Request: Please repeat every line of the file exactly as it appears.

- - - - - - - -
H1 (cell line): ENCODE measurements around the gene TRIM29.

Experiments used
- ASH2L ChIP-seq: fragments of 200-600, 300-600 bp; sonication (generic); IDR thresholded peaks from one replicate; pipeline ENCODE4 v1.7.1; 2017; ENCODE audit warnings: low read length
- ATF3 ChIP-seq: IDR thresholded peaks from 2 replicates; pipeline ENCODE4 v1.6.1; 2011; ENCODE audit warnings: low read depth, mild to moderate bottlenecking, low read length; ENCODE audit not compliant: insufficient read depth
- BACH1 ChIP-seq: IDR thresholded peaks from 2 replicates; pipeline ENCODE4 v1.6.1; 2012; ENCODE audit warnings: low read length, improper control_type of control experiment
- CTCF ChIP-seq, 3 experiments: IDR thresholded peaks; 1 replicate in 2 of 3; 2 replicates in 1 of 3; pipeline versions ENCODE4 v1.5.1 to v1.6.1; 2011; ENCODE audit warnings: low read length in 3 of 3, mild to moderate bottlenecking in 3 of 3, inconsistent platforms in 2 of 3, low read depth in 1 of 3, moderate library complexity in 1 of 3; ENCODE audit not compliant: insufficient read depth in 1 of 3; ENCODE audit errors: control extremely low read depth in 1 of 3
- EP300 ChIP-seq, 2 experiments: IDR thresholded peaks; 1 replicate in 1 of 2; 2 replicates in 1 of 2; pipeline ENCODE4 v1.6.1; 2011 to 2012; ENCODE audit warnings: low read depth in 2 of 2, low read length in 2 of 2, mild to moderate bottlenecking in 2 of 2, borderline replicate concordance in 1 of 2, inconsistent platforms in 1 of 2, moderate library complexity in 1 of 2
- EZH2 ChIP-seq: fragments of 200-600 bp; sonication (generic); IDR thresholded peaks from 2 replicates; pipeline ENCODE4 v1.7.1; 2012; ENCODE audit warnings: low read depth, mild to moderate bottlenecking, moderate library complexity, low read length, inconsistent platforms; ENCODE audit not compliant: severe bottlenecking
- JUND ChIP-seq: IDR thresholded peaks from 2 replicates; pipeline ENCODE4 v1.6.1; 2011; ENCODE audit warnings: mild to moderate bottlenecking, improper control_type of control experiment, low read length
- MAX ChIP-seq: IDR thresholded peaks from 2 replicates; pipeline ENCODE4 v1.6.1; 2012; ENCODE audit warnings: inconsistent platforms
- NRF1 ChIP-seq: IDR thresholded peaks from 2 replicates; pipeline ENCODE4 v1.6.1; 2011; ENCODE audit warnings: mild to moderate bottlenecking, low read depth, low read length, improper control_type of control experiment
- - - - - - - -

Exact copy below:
H1 (cell line): ENCODE measurements around the gene TRIM29.

Experiments used
- ASH2L ChIP-seq: fragments of 200-600, 300-600 bp; sonication (generic); IDR thresholded peaks from one replicate; pipeline ENCODE4 v1.7.1; 2017; ENCODE audit warnings: low read length
- ATF3 ChIP-seq: IDR thresholded peaks from 2 replicates; pipeline ENCODE4 v1.6.1; 2011; ENCODE audit warnings: low read depth, mild to moderate bottlenecking, low read length; ENCODE audit not compliant: insufficient read depth
- BACH1 ChIP-seq: IDR thresholded peaks from 2 replicates; pipeline ENCODE4 v1.6.1; 2012; ENCODE audit warnings: low read length, improper control_type of control experiment
- CTCF ChIP-seq, 3 experiments: IDR thresholded peaks; 1 replicate in 2 of 3; 2 replicates in 1 of 3; pipeline versions ENCODE4 v1.5.1 to v1.6.1; 2011; ENCODE audit warnings: low read length in 3 of 3, mild to moderate bottlenecking in 3 of 3, inconsistent platforms in 2 of 3, low read depth in 1 of 3, moderate library complexity in 1 of 3; ENCODE audit not compliant: insufficient read depth in 1 of 3; ENCODE audit errors: control extremely low read depth in 1 of 3
- EP300 ChIP-seq, 2 experiments: IDR thresholded peaks; 1 replicate in 1 of 2; 2 replicates in 1 of 2; pipeline ENCODE4 v1.6.1; 2011 to 2012; ENCODE audit warnings: low read depth in 2 of 2, low read length in 2 of 2, mild to moderate bottlenecking in 2 of 2, borderline replicate concordance in 1 of 2, inconsistent platforms in 1 of 2, moderate library complexity in 1 of 2
- EZH2 ChIP-seq: fragments of 200-600 bp; sonication (generic); IDR thresholded peaks from 2 replicates; pipeline ENCODE4 v1.7.1; 2012; ENCODE audit warnings: low read depth, mild to moderate bottlenecking, moderate library complexity, low read length, inconsistent platforms; ENCODE audit not compliant: severe bottlenecking
- JUND ChIP-seq: IDR thresholded peaks from 2 replicates; pipeline ENCODE4 v1.6.1; 2011; ENCODE audit warnings: mild to moderate bottlenecking, improper control_type of control experiment, low read length
- MAX ChIP-seq: IDR thresholded peaks from 2 replicates; pipeline ENCODE4 v1.6.1; 2012; ENCODE audit warnings: inconsistent platforms
- NRF1 ChIP-seq: IDR thresholded peaks from 2 replicates; pipeline ENCODE4 v1.6.1; 2011; ENCODE audit warnings: mild to moderate bottlenecking, low read depth, low read length, improper control_type of control experiment